Investing outside of Australia as an Expat: The tax treatment of offshore portfolio bonds
The New and Favorable Planning Opportunity for Aussie Expats
With the repeal of the FIF provisions, Aussie expats (both resident and non-residents), holding, or considering offshore investment linked insurance bonds for investment and longer term planning purposes has become a tremendously valuable financial planning tool for Australians and other nationalities moving to, or returning to Australia.
For the boring part, the redemption (cashing out) of such arrangements is treated under section 26AH of the Income Tax Assessment Act 1936. The section provides for taxing of amounts paid as or by way of bonuses under life assurance policies taken out after 27th August 1982, and which are not subject to tax under any other provision of the income tax law.
Taxation of Foreign Life Policy Proceeds (Individual Policyholders)
The legislation is applicable to resident policyholders of foreign life policies and provides for the taxation of bonuses (investments gains & income), paid on termination or at the time of a partial withdrawal.
Tax on Full or Partial Surrender (Encashment)
If a policy has made an investment gain and is held for ten years or more, any gain made on surrender or maturity may be disregarded if the beneficiary
(i) is the original beneficial owner of the policy; or
(ii) acquired the interest in the policy for no consideration.
The holding period, that is, the period the investment is held includes a time when the policy holder was an Australian tax resident and/or when the policyholder was a non-Australian resident. After returning to Australia, the policyholder will be assessed for income tax on chargeable bonuses (cash outs) arising during the eligible period as follows:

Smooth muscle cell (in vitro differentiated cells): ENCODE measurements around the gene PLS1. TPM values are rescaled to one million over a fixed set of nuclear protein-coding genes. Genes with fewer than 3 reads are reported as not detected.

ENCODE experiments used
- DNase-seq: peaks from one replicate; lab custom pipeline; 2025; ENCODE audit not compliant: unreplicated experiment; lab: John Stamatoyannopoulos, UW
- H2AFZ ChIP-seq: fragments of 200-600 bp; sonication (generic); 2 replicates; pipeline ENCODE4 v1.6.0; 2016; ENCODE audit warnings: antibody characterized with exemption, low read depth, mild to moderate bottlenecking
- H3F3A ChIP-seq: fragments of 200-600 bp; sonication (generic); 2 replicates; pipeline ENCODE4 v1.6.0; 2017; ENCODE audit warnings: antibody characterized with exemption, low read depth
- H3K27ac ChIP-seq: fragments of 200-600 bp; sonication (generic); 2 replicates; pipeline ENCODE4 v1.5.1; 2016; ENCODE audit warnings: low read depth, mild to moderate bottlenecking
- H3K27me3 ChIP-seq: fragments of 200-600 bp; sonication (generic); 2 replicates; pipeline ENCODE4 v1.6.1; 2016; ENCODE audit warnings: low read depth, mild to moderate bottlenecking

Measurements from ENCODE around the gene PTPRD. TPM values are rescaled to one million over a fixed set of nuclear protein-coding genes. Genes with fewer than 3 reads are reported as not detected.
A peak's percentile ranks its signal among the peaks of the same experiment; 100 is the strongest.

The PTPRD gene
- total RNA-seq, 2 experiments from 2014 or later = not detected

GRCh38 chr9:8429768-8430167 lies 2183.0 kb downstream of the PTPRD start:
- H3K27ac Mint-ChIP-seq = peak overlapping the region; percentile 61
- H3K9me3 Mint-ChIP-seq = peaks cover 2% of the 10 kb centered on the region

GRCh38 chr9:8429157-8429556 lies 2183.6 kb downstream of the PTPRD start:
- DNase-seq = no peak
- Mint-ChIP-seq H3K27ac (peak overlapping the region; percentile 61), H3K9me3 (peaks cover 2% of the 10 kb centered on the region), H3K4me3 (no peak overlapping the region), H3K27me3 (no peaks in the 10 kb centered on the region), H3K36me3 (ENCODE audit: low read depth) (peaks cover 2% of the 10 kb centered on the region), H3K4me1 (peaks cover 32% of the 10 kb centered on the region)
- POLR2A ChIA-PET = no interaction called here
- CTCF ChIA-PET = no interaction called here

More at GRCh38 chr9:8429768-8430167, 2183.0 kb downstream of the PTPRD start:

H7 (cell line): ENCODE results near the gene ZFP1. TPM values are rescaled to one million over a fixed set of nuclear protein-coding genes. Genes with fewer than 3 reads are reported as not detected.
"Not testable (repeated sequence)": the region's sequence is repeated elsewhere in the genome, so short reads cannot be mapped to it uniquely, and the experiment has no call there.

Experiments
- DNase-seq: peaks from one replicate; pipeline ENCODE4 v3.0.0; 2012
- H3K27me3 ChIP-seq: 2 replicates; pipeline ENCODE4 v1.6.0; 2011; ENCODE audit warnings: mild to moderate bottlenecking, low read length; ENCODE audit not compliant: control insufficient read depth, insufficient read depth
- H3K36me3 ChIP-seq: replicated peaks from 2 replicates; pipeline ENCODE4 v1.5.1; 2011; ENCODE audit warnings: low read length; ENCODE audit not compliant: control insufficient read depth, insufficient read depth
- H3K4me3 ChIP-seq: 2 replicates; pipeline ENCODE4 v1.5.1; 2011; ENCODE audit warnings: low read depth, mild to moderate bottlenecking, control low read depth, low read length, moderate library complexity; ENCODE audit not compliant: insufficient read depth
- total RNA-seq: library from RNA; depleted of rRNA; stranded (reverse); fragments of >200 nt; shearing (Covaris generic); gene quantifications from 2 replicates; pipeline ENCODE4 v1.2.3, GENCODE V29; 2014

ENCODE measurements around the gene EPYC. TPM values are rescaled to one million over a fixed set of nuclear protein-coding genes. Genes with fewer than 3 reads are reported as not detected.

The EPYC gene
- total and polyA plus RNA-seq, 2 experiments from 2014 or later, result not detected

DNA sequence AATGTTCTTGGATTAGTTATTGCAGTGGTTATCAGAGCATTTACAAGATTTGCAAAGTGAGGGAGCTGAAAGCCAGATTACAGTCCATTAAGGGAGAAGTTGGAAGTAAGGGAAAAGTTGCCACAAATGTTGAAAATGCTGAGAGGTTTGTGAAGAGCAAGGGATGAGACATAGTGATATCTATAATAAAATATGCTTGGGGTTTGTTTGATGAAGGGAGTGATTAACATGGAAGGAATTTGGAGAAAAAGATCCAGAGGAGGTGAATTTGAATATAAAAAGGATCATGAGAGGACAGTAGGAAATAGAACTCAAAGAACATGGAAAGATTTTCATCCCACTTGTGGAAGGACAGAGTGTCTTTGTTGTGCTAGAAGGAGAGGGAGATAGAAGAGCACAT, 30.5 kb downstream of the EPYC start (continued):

- - - -
Within 8 years – The full gain is included as assessable income and taxed at the policyholder’s marginal rate
During the 9th year – Two thirds of the gain is included as assessable income and taxed at the policyholder’s marginal rate
During the 10th year – One third of the gain is included as assessable income and taxed at the policyholder’s margin rate
After 10 years – The whole gain does not have to be included as assessable income under Section 26AH
This is explained succinctly on the ATO website in the guidance notes for completing an income tax return.
One last point to mention is the way in which the plan is structured, in that the underlying investments must be diversified to ensure no more than 80% of the investments are in cash or cash equivalent investments under the Proposed Foreign Accumulation Fund Rules.
What all of this means fellow Expat Aussies is that those of you wishing to get serious about your investment and/or your longer term wealth/retirement planning, being an Aussie gives rise to a significant financial planning opportunity.
In case you missed it, it’s called tax exempt investing! .
Australian Taxation Office
Australian Parliament House
Download 'YOUR EXPAT GUIDE TO TAXATION WHEN RETURNING TO AUSTRALIA'